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New Utah County Attorney designing program to charge fewer nonviolent crimes

March 31, 2019 GMT

A successful prosecutor, according to Utah County Attorney David Leavitt, doesn’t measure success on how many convictions are attained.

Leavitt, who has been sitting Utah County Attorney for about three months now, maintains that a successful prosecutor measures success in changing lives — which hopefully means fewer convictions over time.

That’s the philosophy behind a pre-filing diversion program, something he’s been working on behind the scenes since taking office. He compares the program to how police don’t pull over everyone who’s speeding, because it’s a waste of resources to pursue those going one, two or three miles over the speed limit.


The program would be aimed at people who commit lower-level, nonviolent crimes. Charging someone with a crime can affect the entire outcome of their lives, Leavitt said, including not being able to find a job or an apartment for years afterward.

“I believe of all the people we prosecute, only 20 percent of them are violent people,” Leavitt said. “That begs the question, shouldn’t we be finding a way to give them a punishment that doesn’t overburden the court system, doesn’t overburden the public defender’s office, the probation office, the prosecutor’s office, and at the same time allows them to move on with their life?”

That’s where a pre-filing diversion program comes in.

“I will either leave office as a complete failure on something that just didn’t work, or I will change this,” Leavitt said. “That’s a risk I’m willing to take, because we need it. We’re at a tipping point in society.”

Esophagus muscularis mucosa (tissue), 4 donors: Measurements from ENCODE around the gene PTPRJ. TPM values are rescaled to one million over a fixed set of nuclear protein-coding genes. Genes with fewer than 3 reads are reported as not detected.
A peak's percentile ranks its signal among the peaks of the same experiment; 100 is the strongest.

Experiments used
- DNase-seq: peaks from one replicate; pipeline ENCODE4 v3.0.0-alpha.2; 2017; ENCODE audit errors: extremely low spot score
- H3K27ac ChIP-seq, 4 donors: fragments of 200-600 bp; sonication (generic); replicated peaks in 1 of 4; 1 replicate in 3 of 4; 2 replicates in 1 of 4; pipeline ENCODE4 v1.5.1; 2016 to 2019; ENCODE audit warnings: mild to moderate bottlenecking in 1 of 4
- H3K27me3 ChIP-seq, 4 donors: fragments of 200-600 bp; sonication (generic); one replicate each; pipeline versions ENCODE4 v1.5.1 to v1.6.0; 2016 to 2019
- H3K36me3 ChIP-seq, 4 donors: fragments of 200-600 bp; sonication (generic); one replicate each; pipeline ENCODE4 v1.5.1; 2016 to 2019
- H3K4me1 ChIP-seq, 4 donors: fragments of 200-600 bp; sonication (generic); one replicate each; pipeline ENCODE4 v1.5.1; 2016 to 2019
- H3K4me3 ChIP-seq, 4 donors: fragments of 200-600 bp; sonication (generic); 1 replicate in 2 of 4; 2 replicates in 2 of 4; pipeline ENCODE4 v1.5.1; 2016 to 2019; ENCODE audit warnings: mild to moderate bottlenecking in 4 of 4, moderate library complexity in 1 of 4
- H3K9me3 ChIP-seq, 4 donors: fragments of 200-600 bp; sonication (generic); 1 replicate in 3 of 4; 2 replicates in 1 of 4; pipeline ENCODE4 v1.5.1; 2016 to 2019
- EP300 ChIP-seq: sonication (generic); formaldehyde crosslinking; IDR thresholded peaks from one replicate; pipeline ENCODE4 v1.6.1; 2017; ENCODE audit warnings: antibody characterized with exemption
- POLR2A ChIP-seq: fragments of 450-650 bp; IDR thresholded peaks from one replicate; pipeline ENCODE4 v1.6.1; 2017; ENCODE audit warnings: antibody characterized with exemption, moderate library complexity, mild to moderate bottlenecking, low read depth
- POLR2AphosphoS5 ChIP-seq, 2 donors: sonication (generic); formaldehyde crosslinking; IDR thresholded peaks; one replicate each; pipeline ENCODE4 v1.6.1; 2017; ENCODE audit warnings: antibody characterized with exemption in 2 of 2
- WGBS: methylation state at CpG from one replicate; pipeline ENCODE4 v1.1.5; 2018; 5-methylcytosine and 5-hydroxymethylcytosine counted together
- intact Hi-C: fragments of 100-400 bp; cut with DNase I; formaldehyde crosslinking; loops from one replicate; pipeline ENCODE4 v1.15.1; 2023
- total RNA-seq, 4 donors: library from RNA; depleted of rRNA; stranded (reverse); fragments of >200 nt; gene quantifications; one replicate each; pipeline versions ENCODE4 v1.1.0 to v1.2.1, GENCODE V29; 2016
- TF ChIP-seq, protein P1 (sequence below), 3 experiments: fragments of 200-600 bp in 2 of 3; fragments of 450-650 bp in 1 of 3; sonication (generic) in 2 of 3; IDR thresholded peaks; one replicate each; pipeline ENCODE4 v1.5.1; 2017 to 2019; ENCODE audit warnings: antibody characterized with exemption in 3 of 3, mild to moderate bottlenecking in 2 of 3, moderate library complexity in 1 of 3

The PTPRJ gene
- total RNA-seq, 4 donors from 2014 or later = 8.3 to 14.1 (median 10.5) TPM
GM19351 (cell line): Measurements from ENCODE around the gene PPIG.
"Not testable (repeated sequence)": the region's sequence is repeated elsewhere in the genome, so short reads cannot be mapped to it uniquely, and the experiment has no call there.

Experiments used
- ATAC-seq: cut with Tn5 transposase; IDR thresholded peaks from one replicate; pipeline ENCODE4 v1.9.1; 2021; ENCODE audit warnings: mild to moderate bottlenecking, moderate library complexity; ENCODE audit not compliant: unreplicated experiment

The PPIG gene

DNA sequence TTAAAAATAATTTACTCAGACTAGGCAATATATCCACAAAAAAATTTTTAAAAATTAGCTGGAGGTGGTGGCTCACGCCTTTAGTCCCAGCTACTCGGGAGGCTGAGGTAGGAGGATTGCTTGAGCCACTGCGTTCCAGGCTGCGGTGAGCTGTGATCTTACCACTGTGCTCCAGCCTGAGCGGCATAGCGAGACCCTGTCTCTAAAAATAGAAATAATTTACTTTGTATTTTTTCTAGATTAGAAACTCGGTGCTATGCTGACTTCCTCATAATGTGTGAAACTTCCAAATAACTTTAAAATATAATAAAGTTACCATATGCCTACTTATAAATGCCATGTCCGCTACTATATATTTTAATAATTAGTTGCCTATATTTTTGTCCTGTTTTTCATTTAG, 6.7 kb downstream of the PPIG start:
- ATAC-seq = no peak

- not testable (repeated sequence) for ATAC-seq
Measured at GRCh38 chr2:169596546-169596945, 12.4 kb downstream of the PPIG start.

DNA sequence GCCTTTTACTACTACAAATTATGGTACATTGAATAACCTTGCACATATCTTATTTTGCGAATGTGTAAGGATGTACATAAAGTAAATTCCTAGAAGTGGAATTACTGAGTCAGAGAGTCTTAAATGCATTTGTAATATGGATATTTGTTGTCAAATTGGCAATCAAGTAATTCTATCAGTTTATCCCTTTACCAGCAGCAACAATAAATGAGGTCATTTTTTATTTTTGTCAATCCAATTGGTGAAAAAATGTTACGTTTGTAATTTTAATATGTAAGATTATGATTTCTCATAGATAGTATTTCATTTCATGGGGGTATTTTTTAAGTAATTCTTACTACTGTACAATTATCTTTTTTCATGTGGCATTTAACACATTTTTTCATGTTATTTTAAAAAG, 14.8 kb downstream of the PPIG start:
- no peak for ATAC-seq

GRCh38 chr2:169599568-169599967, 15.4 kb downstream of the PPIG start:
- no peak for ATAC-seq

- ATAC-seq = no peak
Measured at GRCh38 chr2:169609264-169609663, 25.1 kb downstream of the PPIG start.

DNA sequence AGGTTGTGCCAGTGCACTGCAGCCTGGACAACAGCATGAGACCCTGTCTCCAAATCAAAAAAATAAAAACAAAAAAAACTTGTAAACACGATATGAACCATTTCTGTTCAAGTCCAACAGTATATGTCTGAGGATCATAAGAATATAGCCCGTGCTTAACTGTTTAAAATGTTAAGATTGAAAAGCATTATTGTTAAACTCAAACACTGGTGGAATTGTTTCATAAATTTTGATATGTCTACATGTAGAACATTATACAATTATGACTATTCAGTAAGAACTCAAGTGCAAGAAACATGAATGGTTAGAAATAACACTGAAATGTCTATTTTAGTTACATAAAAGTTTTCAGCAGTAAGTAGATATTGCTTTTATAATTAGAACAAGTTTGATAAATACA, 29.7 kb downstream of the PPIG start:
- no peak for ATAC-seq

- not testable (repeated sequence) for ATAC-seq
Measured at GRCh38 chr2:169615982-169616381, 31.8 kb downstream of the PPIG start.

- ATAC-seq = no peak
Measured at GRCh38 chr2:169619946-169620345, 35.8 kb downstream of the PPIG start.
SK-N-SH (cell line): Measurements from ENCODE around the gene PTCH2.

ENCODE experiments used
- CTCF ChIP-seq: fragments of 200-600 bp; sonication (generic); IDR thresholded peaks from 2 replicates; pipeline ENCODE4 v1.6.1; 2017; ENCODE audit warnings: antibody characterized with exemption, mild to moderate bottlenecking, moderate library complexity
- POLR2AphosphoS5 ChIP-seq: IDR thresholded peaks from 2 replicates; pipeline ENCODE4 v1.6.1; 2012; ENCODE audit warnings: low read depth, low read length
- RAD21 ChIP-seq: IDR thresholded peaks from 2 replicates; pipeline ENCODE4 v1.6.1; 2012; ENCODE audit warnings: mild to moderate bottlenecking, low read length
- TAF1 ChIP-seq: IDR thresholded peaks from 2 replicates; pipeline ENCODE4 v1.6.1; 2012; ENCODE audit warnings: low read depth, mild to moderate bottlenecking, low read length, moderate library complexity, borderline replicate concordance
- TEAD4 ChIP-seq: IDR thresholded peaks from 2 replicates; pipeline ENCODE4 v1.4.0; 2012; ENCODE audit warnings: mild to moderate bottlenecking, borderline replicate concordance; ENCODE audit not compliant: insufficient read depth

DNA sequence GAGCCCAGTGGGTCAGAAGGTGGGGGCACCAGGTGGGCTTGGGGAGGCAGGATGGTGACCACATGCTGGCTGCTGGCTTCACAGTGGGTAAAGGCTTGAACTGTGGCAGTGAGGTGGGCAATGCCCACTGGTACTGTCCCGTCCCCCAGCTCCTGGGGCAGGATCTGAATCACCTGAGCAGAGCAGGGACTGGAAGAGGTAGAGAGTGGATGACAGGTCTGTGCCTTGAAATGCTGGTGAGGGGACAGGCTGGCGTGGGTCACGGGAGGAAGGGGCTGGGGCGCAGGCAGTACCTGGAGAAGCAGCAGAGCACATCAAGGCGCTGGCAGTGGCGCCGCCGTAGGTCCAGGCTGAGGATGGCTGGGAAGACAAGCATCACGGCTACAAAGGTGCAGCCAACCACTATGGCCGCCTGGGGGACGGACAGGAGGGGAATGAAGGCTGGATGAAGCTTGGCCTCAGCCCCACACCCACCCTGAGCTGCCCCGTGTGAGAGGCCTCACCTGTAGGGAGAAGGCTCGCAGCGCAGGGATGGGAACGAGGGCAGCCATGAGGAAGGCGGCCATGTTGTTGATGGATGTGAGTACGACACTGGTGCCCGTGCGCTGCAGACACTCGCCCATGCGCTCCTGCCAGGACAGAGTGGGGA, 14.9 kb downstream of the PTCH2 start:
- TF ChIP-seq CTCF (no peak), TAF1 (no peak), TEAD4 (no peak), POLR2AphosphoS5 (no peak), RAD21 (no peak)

What is a diversion program?

While standing in for one of his deputy attorneys since taking office, Leavitt was handling 138 cases on one court calendar alone. The majority of those cases, Leavitt said, involved people who committed nonviolent crimes, the type of crime where you can’t really articulate who the victim of the crime is other than maybe that person and their family.

“The person’s gonna flow in and out of the system over and over and over again, rinse and repeat,” Leavitt said. “They’re someone who’s on probation in three or four courts, and they come in, take their fine, don’t comply, we prosecute. They take their fine, don’t comply, we prosecute. It’s a cycle.”

The idea of pre-filing diversion is relatively simple. For certain, lower-level crimes, prosecutors can choose to “divert” a case before charges are filed. If the person then meets certain requirements, such as completing community service, paying restitution or attending drug rehabilitation, the case against them is dropped without charges ever being filed. Should that person not meet the requirements of the diversion program, charges would be filed and the case prosecuted as normal.


“Now, if society is better off with a felony charge, we still have that tool,” Leavitt said. “This is an additional tool that allows a defendant to salvage a life afterwards that doesn’t involve being a criminal.”

The decision of whether to use a diversion program is entirely at the discretion of the county prosecutor, and while there are diversion programs scattered in counties around the country, it’s still a relatively uncommon practice.

Leavitt tasked Chad Grunander, his opponent in the Republican primary who now serves as community service division chief under Leavitt, with the creation of a diversion program for the Utah County Attorney’s Office.

On a preliminary flow chart written on a whiteboard, Grunander showed how the program is likely to work, though many details are still being ironed out. They’re shooting for a tentative implementation date of June 1, though Leavitt said cases are already being cherry-picked to test and get kinks out of the program before it’s implemented on a large scale.